The goal of testing, going forward, should be to help clients retain that huge growth in online sales, even as the face-to-face part of their business starts to come back.
Changes across industries
These, obviously, are numerous and widespread. Here are a few the panelists have seen:
- Since the supply chain has been greatly affected, delivery times are much longer. However, e-commerce rates are not down and people have an understanding for the lack of speed-convenience they were used to. There has also been a behavioral shift in customers caring about supporting local businesses. How long this trend will last remains to be seen.
- There is a shift to focusing on the usability of a site rather than on the long term motivation of users. In order to accommodate quick (myriad) changes, companies have shifted from focusing on long-term value add to mitigating short-term loss. For example, Shopify offered an extended 90-day free trial simply because their focus is on “how can we help the customer” instead of “how long will this change bring us increased revenue in the future.”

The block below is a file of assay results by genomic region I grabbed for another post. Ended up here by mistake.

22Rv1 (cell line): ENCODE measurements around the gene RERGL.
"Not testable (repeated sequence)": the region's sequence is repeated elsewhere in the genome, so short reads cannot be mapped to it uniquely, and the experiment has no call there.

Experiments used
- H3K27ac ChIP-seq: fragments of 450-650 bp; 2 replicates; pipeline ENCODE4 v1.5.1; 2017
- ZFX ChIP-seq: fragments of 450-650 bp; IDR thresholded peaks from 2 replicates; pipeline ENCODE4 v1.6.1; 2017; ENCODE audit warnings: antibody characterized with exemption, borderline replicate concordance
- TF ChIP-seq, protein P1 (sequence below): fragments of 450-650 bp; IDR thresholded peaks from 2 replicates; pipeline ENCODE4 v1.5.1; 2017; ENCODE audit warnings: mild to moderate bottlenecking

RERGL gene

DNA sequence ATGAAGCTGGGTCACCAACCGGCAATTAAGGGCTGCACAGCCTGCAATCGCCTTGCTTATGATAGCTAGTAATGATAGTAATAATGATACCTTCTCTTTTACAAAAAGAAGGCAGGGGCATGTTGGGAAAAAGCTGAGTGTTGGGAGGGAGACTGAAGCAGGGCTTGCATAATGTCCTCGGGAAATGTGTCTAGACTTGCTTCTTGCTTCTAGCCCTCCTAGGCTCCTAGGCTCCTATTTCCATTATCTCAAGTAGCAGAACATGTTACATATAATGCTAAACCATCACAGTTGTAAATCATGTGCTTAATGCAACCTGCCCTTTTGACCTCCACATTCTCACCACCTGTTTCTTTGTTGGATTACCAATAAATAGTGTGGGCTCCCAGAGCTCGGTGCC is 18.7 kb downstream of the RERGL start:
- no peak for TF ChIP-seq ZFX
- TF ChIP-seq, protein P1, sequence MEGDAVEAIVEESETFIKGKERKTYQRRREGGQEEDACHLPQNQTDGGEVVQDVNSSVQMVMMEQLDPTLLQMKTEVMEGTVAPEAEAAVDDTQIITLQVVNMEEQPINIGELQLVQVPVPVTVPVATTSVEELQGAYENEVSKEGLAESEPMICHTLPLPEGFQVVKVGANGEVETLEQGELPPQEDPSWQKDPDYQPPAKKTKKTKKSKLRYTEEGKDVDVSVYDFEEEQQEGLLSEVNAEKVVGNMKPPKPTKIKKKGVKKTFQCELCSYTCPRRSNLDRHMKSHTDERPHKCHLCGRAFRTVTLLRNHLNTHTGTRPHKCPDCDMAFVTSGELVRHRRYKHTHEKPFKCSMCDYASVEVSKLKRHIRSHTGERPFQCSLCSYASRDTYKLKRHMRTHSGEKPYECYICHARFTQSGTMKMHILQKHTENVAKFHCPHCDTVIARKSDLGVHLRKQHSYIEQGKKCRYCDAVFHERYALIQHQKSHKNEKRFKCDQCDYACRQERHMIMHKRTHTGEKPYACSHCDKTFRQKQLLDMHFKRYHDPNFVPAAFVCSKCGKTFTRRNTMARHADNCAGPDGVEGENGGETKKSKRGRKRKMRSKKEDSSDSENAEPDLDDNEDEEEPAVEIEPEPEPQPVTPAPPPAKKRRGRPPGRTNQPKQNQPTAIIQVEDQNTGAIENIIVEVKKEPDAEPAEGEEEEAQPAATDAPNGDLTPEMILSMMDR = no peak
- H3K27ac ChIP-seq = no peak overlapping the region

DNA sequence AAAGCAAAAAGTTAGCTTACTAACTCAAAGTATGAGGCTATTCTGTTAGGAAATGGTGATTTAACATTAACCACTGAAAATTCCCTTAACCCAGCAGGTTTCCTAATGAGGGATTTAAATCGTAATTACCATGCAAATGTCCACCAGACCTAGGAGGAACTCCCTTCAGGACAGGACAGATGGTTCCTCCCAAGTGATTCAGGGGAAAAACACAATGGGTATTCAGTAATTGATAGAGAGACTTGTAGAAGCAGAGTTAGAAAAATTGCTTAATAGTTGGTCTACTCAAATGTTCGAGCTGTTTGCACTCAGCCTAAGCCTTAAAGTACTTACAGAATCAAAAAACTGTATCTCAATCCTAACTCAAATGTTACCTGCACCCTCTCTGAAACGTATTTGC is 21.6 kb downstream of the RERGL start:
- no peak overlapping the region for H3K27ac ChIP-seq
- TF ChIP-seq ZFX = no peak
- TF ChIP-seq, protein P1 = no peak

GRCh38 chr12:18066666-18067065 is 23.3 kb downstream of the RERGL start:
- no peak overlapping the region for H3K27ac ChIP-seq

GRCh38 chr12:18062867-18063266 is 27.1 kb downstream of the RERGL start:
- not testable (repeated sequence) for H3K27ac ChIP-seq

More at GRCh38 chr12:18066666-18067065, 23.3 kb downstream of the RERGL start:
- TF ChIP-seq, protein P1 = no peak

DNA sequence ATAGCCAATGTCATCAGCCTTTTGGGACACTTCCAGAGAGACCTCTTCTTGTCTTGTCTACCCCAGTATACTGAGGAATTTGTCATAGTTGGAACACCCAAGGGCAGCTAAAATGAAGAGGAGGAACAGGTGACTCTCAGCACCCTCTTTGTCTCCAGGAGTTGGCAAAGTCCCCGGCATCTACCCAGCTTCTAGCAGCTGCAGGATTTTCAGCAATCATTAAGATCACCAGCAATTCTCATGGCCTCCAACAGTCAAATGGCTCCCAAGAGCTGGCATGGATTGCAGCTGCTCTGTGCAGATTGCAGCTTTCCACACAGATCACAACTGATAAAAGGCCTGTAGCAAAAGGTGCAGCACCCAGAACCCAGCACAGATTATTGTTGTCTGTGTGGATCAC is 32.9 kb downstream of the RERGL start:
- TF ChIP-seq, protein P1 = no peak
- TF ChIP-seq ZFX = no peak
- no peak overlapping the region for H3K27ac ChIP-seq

- Customers are moving away from interacting with a site simply for “I want to do” and seem to have the intent of “I want to know.” Data shows an increase in conversational engagement. Now is the time to produce deeper, higher-quality content, because this lower-funnel information is not only creating the same (self-selected) quality of leads, but also, increasingly, more leads, too.
- Some companies are shifting strategies based on need for customer retention vs. acquisition.
- New-to-digital companies, that are being forced to pivot with new efforts/products, seem to be testing more than some digital native companies, who have paused.
The Ethical Dilemma
Optimization experts truly want to help. We don’t just want to help our clients succeed, we also want to help the people who rely on our clients. But there are limitations to how much we can help, and important considerations about how much we should help.